120-year-old Carnegie library in the Bronx is now a city landmark

March 5, 2024

NYPL’s Tremont Branch. Photo courtesy of NYC Landmarks Preservation Commission

A Bronx public library that has served as a vital community space for more than a century is New York City’s newest landmark. The Landmarks Preservation Commission (LPC) on Tuesday voted to designate the New York Public Library’s Tremont Branch as an individual landmark. Constructed in 1905, the library at 1866 Washington Avenue was financed by philanthropist Andrew Carnegie and designed by acclaimed firm Carrère and Hastings, the architects behind the library’s iconic main branch at 42nd Street and 5th Avenue. The library is regarded for its significance as a critical space for the neighborhood, in addition to its architectural importance, according to the LPC.

“The New York Public Library’s Tremont branch is a classically-inspired Carnegie library, designed by the firm Carrère and Hastings in a distinctive architectural style to be recognizable to all New Yorkers at the turn of the century – a symbol of learning and opportunity that was open to all,” LPC Chair Sarah Carroll said. 

“Today’s designation is a tribute to this remarkable library, its dedicated staff, and the Tremont community, and reflects the Commission’s ongoing commitment to recognizing the rich history of the Bronx as told through the historic buildings and sites located across the borough.”

The Tremont Branch is one of 67 circulating libraries constructed for the NYPL’s three library systems and financed by Andrew Carnegie at the turn of the 20th century. With Carnegie’s funding, NYPL became the largest library system in the United States.

LPC has designated 25 Carnegie libraries across the five boroughs, 21 of which are individual landmarks and four that are part of historic districts. The Tremont branch is the fifth intact Carnegie library remaining in the NYPL system to be designated in the Bronx. The others are the Morrisania Library, the Woodstock Library, the Hunts Point Library, and the Mott Haven Library.

The branch was constructed directly across from the Bronx Free Library, which operated out of Trinity Congregation Church. The Bronx Free Library, established in 1901, closed down when the Tremont Branch opened in 1905 and donated 10,000 books to the new facility.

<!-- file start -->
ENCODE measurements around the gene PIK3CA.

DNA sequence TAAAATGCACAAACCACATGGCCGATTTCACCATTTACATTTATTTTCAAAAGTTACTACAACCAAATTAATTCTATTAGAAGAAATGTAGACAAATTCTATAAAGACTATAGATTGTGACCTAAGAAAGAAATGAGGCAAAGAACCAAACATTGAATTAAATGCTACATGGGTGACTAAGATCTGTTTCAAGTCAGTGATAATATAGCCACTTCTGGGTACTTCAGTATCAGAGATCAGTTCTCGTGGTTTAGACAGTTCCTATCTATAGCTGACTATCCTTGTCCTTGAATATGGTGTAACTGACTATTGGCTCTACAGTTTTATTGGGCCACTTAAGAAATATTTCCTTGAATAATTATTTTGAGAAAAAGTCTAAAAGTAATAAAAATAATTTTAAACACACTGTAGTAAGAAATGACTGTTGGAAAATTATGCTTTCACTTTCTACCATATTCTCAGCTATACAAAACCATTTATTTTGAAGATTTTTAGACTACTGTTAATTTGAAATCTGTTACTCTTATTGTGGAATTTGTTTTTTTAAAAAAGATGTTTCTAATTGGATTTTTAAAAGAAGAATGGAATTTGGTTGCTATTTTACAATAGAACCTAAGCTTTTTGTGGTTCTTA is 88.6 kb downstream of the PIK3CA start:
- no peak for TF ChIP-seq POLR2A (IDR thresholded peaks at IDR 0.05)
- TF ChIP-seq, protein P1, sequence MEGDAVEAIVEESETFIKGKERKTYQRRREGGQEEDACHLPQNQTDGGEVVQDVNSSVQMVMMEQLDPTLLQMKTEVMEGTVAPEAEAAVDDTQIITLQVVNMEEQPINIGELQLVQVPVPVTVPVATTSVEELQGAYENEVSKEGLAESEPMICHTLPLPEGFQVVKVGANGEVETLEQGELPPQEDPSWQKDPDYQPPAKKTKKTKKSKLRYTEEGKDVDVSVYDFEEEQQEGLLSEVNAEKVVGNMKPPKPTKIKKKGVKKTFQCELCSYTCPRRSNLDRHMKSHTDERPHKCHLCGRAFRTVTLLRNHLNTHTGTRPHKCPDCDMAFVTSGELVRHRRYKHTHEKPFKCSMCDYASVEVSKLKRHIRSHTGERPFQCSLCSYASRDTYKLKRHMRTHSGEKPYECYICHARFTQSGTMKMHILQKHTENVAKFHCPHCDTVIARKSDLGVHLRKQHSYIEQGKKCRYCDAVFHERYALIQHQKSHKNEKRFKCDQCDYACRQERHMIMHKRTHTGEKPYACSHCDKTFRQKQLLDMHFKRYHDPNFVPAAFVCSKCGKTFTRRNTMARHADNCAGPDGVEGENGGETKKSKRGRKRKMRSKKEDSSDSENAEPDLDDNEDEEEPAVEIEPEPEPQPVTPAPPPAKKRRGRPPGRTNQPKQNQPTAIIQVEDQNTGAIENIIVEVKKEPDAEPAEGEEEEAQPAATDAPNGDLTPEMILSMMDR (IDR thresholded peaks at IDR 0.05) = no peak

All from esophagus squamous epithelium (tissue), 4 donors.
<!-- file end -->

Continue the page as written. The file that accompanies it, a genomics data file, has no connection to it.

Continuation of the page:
The Classical Revival building was originally designed with five bays, with one added during an extension between 1915 and 1916 using the remaining funds from Carnegie’s donation. The expansion created more space for the children’s reading room and book circulation.

Community branch libraries exemplified Carrère and Hasting’s stately, classically-inspired aesthetic which made these buildings easily identifiable to the public, according to the LPC.

The library features a limestone trim, with limestone keystones on the first floor’s arched windows that project a band course between the first and second floors. Other architectural features include limestone enframement on the second-floor window, a denticulated cornice, and parapet panels.

The building also has a side entrance, a basement entrance on 176th Street, and a partial third story for the janitor’s apartments.

Tremont has been a culturally diverse neighborhood since the start of the 20th century, and the branch’s librarians have long served the city’s historically underrepresented populations. In 1908, the librarians created one of the first girls’ reading clubs in the NYPL system.

Librarians and the branch regularly met with students, helped young people establish groups for reading and film clubs, taught English to immigrants, and held meetings for community members.

In the 1950s, the library was involved in literacy education for the neighborhood, becoming the branch with the most books, literature, and programs on Jewish culture, history, and the Hebrew and Yiddish languages.

In 1967, the library participated in the South Bronx Library Project, which funded Spanish-language books and programming, and hired bilingual staff as the number of Puerto Rican residents increased in the neighborhood.

In October, the LPC voted to calendar the structure.

“The New York Public Library’s Tremont branch has served the community for over a century, offering endless opportunities for New Yorkers to advocate for themselves and their education,” Anthony W. Marx, President of The New York Public Library, said.

“As one of our original Carnegie libraries designed by Carrère and Hastings, the Tremont Library is a shining example of New York City’s past, present, and future. We thank the Landmarks Preservation Commission for designating this historic building a New York City landmark, which recognizes the vital and important role the library plays in the community.”


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